Diagnosis

History and Symptoms

The hallmark of minimal change disease in children is acute-onset proteinuria that progresses into nephrotic syndrome. Fatigue and subsequent edema develops with symptoms of periorbital edema and weight gain. Children are less likely to present with other clinical features, such as hypertension, renal failure, or hematuria. In contrast, adults are more likely to present with hypertension in approximately 40% of cases, and hematuria in approximately 30% of cases. A reduced estimated glomerular filtration rate (eGFR) at presentation is also not uncommon. Finally, infections, such as pneumonia in an otherwise healthy individual, may be the first sign of nephrotic syndrome in minimal change disease.

Physical Examination

On physical examination, symptoms of nephrotic syndrome are most commonly noted. Inspection may include facial, scrotal and vulvar edema. Additionally, subungual edema may be noted showing paradoxically pink lunulae and white nail beds. Finger abnormalities also include Muehrcke lines of the toe and fingernails, which are horizontal white lines. Finally, ascites and pleural effusions due to edema may also be present.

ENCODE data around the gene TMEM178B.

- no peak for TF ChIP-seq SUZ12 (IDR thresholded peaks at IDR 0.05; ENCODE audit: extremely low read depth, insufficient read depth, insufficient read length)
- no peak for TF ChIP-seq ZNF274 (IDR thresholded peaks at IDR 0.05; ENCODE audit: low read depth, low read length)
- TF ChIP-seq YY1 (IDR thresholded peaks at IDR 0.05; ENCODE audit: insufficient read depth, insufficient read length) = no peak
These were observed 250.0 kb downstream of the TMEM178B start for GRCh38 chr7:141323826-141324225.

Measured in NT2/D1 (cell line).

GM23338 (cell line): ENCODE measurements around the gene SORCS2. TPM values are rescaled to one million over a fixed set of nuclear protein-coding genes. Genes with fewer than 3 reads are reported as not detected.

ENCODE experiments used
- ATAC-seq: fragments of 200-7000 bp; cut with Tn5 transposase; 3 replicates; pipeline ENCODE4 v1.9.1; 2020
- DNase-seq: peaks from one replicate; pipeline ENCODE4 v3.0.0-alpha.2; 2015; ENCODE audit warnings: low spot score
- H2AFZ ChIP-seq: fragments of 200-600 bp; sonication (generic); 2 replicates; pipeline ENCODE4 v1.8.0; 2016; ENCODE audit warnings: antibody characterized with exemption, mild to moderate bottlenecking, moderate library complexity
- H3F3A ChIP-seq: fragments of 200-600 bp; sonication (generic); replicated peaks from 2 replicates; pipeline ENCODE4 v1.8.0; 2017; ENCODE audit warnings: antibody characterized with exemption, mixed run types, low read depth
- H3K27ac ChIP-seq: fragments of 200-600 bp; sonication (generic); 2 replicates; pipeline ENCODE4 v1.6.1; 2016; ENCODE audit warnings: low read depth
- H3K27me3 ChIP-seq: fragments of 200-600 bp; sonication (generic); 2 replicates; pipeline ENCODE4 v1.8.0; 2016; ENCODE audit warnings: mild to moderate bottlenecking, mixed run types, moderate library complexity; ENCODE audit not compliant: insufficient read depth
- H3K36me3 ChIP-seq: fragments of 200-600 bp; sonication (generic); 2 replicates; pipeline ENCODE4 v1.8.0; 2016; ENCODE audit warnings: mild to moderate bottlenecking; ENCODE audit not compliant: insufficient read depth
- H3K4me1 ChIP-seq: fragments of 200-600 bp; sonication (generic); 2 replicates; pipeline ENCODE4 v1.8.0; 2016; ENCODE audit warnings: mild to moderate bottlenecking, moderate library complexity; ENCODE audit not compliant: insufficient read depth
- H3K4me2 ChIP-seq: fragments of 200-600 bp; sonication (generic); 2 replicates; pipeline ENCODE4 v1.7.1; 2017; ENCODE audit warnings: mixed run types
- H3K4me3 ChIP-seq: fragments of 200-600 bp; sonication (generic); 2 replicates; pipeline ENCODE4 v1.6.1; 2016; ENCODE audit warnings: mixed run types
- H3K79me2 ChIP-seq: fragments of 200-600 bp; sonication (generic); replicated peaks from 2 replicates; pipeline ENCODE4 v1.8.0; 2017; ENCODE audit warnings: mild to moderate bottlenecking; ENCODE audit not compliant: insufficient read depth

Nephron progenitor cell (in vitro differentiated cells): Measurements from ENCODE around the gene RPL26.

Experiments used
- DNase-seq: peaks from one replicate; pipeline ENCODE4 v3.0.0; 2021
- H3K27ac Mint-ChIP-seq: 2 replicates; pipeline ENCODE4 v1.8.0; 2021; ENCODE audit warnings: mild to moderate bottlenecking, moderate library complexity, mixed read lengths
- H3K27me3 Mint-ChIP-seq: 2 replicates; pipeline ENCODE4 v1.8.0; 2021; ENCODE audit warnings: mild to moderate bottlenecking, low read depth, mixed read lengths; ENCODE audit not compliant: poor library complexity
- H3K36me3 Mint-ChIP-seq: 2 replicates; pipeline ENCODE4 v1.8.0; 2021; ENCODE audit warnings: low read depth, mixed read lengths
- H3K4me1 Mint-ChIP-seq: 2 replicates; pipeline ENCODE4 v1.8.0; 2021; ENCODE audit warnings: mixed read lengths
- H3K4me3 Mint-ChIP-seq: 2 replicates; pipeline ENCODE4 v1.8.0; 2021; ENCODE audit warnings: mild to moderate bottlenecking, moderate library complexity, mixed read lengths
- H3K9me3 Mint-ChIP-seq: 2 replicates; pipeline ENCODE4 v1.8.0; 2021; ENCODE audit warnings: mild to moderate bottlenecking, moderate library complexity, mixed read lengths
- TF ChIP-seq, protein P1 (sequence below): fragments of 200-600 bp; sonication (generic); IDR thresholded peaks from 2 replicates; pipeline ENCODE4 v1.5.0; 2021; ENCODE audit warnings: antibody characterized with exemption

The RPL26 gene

Laboratory Findings

Laboratory findings in minimal change disease include elevated hematocrit, pseudohyponatremia, hypocalcemia, and abnormal lipid panel. Findings of urine analysis include elevated urinary specific gravity, proteinuria that might reach nephrotic range, high urinary protein-creatinine ratio, microscopic hematuria, and lipid-laden cells.

Immunohistology

A kidney biopsy is not routinely performed as soon as the nephrotic syndrome is found during lab work-up. According to the National Kidney Foundation (NKF) Kidney Disease – Improve Global Outcomes (KDIGO) guidelines in 2012, an initial attempt using corticosteroids should be performed before a renal biopsy is performed. A renal biopsy of minimal change disease shows no abnormalities on light microscopy. Lipid-laden cells may be seen in proximal tubular epithelium. Renal biopsy is often unremarkable under immunofluorescence, with the exception of few cases that stain positively for IgM antibodies and C3.